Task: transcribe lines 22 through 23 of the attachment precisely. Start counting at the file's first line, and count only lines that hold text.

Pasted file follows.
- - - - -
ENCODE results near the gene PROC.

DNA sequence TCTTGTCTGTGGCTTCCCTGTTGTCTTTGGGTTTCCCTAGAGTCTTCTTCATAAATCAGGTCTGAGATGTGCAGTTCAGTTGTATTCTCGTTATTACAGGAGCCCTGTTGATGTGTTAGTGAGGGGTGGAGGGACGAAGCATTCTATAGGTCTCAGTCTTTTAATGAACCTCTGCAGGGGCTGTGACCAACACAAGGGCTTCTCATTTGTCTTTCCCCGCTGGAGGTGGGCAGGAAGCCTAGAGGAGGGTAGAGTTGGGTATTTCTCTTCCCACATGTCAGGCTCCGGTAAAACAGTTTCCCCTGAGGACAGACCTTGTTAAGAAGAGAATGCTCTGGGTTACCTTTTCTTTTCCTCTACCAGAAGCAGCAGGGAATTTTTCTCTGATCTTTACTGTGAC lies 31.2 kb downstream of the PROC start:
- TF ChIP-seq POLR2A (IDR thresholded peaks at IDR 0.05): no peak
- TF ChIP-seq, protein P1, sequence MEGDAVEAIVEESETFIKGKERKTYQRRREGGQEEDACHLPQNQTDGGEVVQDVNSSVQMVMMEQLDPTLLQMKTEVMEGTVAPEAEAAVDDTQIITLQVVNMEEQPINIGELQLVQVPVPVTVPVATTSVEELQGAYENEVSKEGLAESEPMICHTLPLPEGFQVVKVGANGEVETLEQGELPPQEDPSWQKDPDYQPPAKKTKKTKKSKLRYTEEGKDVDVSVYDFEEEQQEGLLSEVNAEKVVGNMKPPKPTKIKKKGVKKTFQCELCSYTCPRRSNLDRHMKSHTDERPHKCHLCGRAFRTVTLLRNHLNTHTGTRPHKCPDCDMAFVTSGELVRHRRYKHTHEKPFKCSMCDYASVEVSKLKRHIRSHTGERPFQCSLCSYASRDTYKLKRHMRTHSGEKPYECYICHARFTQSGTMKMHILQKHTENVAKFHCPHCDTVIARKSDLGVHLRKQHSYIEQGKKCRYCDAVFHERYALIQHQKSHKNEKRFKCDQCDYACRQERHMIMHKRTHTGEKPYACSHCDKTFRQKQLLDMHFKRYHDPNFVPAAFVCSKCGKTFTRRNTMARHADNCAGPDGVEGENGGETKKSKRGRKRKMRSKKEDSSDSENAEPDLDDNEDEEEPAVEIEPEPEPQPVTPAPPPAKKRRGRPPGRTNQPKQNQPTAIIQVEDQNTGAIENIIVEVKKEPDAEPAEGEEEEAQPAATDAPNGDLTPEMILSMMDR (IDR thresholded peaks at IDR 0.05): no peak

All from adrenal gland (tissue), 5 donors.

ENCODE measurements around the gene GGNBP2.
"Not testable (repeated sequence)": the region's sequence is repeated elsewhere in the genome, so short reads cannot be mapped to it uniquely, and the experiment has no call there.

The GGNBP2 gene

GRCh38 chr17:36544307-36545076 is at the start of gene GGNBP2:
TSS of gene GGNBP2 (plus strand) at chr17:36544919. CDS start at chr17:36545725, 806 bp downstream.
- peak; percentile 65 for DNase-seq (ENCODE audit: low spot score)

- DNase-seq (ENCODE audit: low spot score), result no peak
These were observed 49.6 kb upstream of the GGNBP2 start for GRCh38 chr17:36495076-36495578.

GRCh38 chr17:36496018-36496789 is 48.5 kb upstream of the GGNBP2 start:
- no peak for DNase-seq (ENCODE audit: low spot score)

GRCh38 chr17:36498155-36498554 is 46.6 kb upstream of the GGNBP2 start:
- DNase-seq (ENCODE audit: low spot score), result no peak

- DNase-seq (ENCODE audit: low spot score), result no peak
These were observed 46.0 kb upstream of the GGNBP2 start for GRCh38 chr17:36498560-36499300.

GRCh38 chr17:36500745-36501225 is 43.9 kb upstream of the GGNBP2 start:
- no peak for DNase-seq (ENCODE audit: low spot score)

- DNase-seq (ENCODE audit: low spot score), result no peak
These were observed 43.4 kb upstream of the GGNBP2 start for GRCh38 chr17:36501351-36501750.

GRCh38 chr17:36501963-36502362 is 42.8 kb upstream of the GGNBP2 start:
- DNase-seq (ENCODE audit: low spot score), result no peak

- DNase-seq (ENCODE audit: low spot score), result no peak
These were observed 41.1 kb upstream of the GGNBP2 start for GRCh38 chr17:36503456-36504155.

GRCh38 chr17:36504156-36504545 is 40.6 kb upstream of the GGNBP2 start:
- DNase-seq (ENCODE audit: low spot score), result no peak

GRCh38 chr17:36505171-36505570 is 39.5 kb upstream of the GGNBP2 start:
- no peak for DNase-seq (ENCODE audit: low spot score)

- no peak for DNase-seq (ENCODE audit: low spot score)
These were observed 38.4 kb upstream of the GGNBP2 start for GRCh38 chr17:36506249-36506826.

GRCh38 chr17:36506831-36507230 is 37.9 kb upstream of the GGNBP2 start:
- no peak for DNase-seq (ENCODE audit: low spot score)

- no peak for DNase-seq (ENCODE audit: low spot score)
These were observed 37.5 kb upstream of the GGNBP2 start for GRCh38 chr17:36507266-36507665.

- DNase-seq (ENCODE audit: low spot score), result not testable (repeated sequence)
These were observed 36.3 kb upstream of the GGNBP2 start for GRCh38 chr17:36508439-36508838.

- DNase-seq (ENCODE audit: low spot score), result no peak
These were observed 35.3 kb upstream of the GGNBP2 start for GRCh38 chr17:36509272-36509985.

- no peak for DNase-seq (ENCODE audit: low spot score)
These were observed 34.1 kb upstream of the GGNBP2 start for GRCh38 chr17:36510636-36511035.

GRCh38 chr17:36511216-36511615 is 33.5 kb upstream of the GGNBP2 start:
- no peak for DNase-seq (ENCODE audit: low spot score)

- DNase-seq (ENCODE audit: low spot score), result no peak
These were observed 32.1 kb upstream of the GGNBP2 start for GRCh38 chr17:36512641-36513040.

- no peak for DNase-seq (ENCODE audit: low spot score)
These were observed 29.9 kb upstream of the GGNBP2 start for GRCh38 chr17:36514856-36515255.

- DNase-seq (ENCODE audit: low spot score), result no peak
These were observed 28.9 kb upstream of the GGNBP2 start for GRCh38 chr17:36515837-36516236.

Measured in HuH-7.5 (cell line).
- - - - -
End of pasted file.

- DNase-seq (ENCODE audit: low spot score), result no peak
These were observed 43.4 kb upstream of the GGNBP2 start for GRCh38 chr17:36501351-36501750.